Blessings for the Megillat Esther

Download: Blessings for the Megillah Reading

We are quickly coming upon the Jewish holidays, we enter in the season of joy and celebration with the commemoration of the salvation of the Jewish people during the Persian empire at the time of Queen Esther; in the celebration of Purim. Here are the blessings according to the Nusach Arizal (Chabad) for the reading of Megillat Esther, the scroll of Esther.

I find the story of Purim to be an especially moving in the modern era. Let’s think about it for a second.

Here is a story about someone that is anti-semetic, specifically because he hated one person in particular; Haman hated Mordechi, who was a Jew. But his hatred grew until his way of getting his satisfaction encompassed the slaughter of the entire Jewish people. So often in my experience I have seen that  hatred starts with a grudge against just one person, and as the hatred grows so does that blind spot until just about anything is justifiable.

The actions Haman took against the Jewish people was not an overt attack, it was an attack under the auspices of lawfulness and good citizenship. All his acts were wrapped in insincerity that cared for no one’s interest but that of Haman and his ego.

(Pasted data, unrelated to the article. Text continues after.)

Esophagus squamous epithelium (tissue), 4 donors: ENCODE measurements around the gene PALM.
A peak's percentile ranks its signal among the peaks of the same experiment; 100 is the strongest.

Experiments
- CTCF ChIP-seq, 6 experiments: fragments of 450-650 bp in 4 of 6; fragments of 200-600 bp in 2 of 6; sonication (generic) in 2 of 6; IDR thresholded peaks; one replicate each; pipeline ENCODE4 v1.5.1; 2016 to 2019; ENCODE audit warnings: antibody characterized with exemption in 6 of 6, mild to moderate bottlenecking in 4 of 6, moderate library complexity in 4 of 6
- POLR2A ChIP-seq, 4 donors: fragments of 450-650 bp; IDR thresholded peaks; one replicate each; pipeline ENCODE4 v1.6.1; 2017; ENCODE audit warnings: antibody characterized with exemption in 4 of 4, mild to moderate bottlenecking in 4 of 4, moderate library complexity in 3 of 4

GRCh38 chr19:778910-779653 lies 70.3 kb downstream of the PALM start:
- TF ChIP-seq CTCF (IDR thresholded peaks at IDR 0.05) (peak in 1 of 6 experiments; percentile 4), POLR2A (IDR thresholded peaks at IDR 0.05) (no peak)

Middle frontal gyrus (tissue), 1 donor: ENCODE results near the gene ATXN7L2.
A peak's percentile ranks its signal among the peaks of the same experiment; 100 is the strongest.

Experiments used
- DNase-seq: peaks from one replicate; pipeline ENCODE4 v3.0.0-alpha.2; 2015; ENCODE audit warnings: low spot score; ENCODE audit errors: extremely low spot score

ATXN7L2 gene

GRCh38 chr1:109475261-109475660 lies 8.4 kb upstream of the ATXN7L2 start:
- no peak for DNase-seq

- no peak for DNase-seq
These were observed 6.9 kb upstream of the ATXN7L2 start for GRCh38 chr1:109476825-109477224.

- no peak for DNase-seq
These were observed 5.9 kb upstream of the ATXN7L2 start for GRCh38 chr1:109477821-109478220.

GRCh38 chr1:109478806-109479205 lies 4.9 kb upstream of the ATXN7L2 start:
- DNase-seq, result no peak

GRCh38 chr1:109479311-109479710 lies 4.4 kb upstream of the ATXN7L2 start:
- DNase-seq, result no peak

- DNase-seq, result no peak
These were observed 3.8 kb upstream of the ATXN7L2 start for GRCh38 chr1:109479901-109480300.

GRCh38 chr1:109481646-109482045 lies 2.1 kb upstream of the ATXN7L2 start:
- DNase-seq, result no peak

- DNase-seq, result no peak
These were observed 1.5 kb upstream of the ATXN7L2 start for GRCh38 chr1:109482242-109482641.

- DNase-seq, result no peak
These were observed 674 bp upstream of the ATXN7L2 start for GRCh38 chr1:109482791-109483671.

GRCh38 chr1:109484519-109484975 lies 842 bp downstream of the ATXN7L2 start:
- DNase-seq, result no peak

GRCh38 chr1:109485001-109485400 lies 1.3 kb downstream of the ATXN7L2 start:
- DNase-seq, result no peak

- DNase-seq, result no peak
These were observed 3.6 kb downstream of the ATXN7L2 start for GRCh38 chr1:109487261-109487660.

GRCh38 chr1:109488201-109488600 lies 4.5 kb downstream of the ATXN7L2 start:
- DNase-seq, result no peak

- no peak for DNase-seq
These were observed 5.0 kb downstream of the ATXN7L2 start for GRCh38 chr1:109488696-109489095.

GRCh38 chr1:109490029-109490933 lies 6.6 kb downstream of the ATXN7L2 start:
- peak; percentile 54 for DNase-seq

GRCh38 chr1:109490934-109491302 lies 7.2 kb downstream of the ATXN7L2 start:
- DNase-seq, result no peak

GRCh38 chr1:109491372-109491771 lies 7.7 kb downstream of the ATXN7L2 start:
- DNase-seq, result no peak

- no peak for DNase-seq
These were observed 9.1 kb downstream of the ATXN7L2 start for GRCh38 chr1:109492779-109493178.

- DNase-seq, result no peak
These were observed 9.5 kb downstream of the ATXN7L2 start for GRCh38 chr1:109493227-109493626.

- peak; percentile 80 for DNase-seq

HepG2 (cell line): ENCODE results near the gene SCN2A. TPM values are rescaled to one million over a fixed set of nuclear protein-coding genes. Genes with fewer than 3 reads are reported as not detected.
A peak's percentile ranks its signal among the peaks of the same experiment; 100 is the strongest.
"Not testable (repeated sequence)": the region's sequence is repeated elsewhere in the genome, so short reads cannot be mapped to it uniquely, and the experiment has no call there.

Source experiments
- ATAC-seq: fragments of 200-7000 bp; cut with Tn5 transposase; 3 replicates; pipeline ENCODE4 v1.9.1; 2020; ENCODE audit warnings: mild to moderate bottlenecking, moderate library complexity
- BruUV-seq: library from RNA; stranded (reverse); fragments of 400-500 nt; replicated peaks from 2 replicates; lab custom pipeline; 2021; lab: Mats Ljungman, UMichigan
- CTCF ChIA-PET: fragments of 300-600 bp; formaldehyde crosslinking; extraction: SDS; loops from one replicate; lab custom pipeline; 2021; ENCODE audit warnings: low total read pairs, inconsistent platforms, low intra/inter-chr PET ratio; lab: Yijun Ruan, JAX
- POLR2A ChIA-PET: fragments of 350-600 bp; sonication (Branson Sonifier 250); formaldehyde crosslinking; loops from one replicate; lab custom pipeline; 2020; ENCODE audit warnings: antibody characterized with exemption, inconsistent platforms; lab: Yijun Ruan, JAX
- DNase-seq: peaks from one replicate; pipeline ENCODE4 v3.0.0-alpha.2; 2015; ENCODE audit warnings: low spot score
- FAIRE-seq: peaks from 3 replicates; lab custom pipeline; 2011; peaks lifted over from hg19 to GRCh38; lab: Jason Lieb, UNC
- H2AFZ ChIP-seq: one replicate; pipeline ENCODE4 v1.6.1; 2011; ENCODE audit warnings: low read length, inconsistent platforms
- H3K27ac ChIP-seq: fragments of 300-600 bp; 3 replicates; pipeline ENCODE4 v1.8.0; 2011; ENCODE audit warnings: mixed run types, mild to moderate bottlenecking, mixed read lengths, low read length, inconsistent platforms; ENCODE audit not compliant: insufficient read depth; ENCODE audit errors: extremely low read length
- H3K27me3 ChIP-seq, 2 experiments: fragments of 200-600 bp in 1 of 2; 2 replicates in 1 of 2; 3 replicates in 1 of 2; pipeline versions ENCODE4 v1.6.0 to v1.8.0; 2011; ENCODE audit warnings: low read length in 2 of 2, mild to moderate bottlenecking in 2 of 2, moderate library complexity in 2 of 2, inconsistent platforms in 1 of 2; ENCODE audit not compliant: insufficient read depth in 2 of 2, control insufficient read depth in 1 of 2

The Megillah at Matan

The Megillah at Matan (Photo credit: RahelSharon)

The reading of the megillah should really ring true for the modern reader and even for the non-religious. Quite notably, there is not a single mention to the Divine Name in the whole of Megillat Esther. It is not a book about waiting for Divine intervention. It’s not about long religious discussions. It’s about someone standing up and saying “your not just talking about some abstract idea, your talking about me because I’m a Jew.” Queen Esther stands up and makes it known that Jews are a part of the society and contribute on every level to the betterment of the world, including in the royal house itself with her presence.

In this way G-d’s salvation does not come through some supernatural act. Nor did it come by the hand of the the highly religious and pious. It does not mean that G-d is not there in our distress, nor that the religious are ineffective. It’s that G-d needed someone with special skills to be willing to  partner with Him and bring reason to the situation. Salvation came though Hashem giving the opportunity and the fortitude of spirit to one person to stand up, come out of the closet and be counted.

We all, no matter what our level of observance is, have a role in being the voice of godliness and humanity in this world. I believe this is the lesson of what it means to be a Jew, and why in this book we see the term yehudi (Jew) used for the first time in the scriptures.

May G-d comfort the mourners of Israel, and may His Nation remember for blessing the souls of the Fogel family; Udi (36) and Ruth (35), children Yoav (11), Elad (4), and baby Hadas (1 month old); and bind the wounds of those surviving children Tamar (12), Roi (8) and Yishai (2).

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